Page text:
Ok, I’m off that soap box….Quarantine really didn’t affect our personal lives that much. In fact we went to a wedding in Cocoa Beach FL, making a detour to Disney World with Offspring just days before they closed the parks. I’m a bulk shopper, because I prefer animals to most people, and like to maximize the efficiency of my shopping trips. The panic of no toilet paper, groceries, or cleaning supplies was lost on me. We literally had a 2-3 months supply before any one started panicking over Covid-19. The chickens were laying close to two dozen eggs a day, so milk was really the only thing we needed. I figured the whole situation would be a great way to clean out the pantry and freezer. Of course we did make weekly trips to the feed store, because I only have so much storage space in the barn. We also used these trips to support small businesses and purchase food from mom and pop restaurants in our county. Lone Star Burgers rule! I did my best to keep that woman in business and now have tighter jeans to show for it.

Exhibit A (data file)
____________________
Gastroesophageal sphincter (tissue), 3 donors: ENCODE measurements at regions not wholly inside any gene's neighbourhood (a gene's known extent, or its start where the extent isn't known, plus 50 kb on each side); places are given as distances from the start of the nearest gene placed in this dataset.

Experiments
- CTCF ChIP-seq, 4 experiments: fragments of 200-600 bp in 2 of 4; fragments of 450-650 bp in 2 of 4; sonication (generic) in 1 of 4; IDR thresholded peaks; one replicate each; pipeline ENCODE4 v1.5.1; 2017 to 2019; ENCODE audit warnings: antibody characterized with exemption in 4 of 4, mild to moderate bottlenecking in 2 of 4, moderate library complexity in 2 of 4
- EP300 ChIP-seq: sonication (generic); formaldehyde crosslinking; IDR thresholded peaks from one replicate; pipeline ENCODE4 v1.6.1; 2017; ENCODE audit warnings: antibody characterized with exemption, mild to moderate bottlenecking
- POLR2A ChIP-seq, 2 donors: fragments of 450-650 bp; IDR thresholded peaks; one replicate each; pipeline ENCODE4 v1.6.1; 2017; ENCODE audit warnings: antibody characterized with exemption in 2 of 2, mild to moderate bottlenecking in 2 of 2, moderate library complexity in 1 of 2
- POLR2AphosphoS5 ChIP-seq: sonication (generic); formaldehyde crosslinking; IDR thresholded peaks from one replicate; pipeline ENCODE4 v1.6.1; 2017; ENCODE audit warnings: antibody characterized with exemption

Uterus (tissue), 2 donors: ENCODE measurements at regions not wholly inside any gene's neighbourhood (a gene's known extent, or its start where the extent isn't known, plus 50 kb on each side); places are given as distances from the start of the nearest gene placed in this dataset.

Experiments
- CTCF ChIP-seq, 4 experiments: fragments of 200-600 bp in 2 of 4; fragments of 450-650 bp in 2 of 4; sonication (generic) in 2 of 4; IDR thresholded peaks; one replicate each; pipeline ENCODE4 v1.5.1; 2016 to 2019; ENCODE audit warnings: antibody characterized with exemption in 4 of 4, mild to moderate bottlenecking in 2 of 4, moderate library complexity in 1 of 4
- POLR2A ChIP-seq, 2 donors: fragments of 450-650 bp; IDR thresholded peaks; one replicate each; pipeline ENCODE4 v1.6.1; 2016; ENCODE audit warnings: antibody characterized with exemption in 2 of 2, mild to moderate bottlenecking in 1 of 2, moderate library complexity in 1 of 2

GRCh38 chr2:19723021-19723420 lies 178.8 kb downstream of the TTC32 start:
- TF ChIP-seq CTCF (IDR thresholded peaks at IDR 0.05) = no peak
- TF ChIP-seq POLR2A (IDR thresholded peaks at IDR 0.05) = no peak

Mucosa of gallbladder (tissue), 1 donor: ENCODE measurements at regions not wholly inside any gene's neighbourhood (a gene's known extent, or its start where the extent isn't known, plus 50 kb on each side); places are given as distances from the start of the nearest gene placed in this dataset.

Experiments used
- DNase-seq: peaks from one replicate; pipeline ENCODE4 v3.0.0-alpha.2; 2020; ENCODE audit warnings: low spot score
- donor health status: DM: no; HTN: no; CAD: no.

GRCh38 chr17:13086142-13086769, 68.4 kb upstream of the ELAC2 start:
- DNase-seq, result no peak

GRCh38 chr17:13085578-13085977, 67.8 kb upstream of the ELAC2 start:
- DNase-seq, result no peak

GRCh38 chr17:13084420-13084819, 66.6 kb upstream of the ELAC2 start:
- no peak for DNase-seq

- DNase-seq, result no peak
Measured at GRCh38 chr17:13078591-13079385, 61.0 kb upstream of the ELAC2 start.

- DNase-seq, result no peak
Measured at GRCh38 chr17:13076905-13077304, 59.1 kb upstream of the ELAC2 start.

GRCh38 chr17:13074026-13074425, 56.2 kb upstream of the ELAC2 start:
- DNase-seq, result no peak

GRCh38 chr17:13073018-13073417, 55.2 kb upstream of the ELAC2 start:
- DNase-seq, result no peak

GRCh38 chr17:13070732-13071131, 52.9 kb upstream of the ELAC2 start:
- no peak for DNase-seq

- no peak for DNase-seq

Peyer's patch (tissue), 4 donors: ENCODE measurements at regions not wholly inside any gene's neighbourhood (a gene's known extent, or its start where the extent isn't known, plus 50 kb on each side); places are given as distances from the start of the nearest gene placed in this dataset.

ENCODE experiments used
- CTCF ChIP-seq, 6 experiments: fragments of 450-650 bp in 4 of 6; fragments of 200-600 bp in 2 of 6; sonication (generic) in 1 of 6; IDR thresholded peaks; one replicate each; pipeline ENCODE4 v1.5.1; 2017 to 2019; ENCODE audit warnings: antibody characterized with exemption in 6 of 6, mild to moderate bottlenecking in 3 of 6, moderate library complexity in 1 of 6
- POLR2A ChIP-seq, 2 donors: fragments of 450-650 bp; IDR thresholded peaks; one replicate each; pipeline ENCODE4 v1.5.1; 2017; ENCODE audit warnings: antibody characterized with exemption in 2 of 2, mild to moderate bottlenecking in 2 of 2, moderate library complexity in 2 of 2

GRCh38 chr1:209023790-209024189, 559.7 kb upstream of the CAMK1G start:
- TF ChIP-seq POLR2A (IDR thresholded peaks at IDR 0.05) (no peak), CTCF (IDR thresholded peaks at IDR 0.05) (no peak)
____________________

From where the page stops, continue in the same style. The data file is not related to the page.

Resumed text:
So with this whole mess going on, and me working from home due to Offspring’s preschool requesting that only essential, essential worker children come to school and my employer requesting that employees with the ability to work remote stay out of the office, one might think I would have more time for my blog and/or farm activities…not so. First have you ever tried working from home with a toddler in the house and no office area to retreat into? Every conference call I join, and I’ve had almost triple the amount of those because that’s the only way we can stay in touch during quarantine, I bring a whole new slew of background noises. There’s a toddler yelling because he doesn’t understand “inside voice”, and dogs barking in the background. If I go outside I’m serenaded by three roosters who follow me around and compete for loudest/most annoying, or the sheep bleating as loudly as they can. There’s not a single quiet location on this farm or in our house. My workload didn’t increase drastically so much as I’m so inefficient. My child must request a million snacks a day.